December 23, 2014

"The peacemakers of 2014"

Op-Ed, The Boston Globe

By Nicholas Burns, Professor of the Practice of Diplomacy and International Politics, Harvard Kennedy School

In an otherwise annus horribilis in foreign policy, who were the brave men and women working tirelessly for peace in 2014? Professor Burns asked his Harvard Kennedy School students and his three daughters for their suggestions.

Here are their and his choices: Pope Francis; two 17-year olds--Malala Yousafzai and Hong Kong Protest leader Joshua Wong; AIDS advocate Joep Lange; the Ebola doctors/nurses; international relief organizations providing food/shelter to the 11 million Syrian homeless, the millions of non-violent protesters against racial discrimination; Shimon Peres and, yes, Barack Obama and John Kerry. And, above all, the victims of ISIS, including James Foley, Stephen Sotloff, Peter Kassig, Alan Henning and David Haines.

Professor Burns finishes this op-ed wishing us all peace on earth in 2015.



Wikimedia Commons

December 17, 2014

"U.S.-Cuba ties: In from the cold"

Magazine or Newspaper Article, Harvard Gazette

By Nicholas Burns, Professor of the Practice of Diplomacy and International Politics, Harvard Kennedy School

Following 18 months of secret talks facilitated by Pope Francis and the Canadian government, President Barack Obama announced Wednesday that the United States and Cuba will re-establish diplomatic and economic relations, ending a political stalemate that began more than half a century ago.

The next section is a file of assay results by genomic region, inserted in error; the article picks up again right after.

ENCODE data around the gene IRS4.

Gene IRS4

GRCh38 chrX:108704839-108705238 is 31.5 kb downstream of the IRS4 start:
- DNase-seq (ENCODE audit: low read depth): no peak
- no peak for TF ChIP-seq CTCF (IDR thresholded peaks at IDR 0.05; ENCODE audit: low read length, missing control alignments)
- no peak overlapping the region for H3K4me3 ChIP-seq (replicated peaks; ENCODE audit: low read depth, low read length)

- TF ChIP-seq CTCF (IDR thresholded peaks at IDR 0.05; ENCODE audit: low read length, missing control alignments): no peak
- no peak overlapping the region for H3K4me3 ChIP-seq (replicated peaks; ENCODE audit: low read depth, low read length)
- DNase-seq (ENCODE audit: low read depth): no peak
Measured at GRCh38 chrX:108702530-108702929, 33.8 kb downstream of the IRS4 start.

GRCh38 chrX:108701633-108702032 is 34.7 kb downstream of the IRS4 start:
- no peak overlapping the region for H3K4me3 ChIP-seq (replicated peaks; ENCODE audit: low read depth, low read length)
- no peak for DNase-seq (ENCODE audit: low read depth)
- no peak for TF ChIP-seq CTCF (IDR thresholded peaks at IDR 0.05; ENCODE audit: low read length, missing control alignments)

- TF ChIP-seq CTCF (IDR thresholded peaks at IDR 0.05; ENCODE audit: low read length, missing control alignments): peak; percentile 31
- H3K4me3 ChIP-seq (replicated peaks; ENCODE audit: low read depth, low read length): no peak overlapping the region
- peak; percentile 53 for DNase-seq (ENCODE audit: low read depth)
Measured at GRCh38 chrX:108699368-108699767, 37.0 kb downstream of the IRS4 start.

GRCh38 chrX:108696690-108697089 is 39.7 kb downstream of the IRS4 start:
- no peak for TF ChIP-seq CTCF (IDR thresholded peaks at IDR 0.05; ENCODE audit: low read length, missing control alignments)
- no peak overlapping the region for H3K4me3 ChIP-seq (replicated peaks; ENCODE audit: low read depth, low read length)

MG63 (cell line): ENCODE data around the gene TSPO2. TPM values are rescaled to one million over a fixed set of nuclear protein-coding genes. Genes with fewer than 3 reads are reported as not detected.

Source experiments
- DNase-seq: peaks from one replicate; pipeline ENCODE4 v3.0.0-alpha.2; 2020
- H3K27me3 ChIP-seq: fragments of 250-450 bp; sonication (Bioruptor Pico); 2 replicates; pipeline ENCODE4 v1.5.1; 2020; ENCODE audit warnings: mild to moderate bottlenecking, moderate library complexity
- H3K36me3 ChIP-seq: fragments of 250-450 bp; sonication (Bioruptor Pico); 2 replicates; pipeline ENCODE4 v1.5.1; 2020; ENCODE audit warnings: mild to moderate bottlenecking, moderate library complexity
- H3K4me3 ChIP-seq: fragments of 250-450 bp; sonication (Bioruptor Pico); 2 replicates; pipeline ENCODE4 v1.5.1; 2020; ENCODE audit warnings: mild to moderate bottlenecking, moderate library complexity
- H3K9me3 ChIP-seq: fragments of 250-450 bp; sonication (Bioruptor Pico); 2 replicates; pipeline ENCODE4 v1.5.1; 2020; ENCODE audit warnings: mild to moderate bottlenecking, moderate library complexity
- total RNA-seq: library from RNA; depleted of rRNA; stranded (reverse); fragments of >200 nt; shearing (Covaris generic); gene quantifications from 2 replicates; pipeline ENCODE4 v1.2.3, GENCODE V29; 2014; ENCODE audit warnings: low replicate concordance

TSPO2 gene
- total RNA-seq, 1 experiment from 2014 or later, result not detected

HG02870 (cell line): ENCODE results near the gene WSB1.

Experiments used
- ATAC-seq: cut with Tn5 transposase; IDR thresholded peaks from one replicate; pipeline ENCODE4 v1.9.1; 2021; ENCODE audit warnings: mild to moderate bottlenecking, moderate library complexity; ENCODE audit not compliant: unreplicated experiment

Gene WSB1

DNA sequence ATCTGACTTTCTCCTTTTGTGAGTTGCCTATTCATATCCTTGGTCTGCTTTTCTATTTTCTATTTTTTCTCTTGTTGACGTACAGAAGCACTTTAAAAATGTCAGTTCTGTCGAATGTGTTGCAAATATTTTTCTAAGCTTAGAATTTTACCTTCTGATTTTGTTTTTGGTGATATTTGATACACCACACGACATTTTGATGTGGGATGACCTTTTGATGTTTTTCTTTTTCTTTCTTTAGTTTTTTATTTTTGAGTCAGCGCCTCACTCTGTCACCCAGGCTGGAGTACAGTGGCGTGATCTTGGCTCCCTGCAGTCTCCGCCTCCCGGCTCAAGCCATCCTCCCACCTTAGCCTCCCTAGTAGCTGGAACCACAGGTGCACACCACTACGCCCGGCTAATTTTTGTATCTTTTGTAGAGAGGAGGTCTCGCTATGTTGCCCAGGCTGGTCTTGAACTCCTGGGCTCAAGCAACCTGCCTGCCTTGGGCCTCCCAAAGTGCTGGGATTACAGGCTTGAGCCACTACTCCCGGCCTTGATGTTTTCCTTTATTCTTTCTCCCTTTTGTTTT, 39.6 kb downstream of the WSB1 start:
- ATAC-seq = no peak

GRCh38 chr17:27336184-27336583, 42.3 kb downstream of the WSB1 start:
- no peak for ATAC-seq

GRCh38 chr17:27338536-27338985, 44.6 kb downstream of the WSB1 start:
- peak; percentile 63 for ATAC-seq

Under the agreement, the United States will open an embassy in Havana; many existing travel, trade, and banking restrictions imposed on American citizens and businesses will be loosened; and Secretary of State John Kerry will review Cuba’s presence on the list of state sponsors of terrorism. Additionally, Obama said, two American prisoners in Cuba, contractor Alan Gross and an unidentified U.S. intelligence officer, were released in exchange for three Cuban spies who had been jailed in the United States since 2001.

In separate phone and email exchanges, the Gazette turned to two Harvard authorities on Cuba and American foreign policy to interpret the importance of the U.S. policy shift with the island nation, one of the last bastions of communist rule in the world, and where the agreement likely will lead, both economically and politically. The changes also have implications for Harvard.

Nicholas Burns is the Sultan of Oman Professor of the Practice of International Relations at the Harvard Kennedy School (HKS). A former U.S. ambassador to NATO and Greece and a career Foreign Service officer, Burns is also director of the Future of Diplomacy Project at HKS. Here are their insights.

Jorge Domínguez is co-chair of Harvard’s Cuban Studies Program, focusing on Cuba’s domestic and international politics and economics. He is also vice provost of international affairs at Harvard and the Antonio Madero Professor for the Study of Mexico at the Faculty of Arts and Sciences.

These interviews were lightly edited for length and clarity.



Receive email updates on the most pressing topics in science and int'l affairs.

Events Calendar

We host a busy schedule of events throughout the fall, winter and spring. Past guests include: UN Secretary-General Ban Ki-moon, former Vice President Al Gore, and former Soviet Union President Mikhail Gorbachev.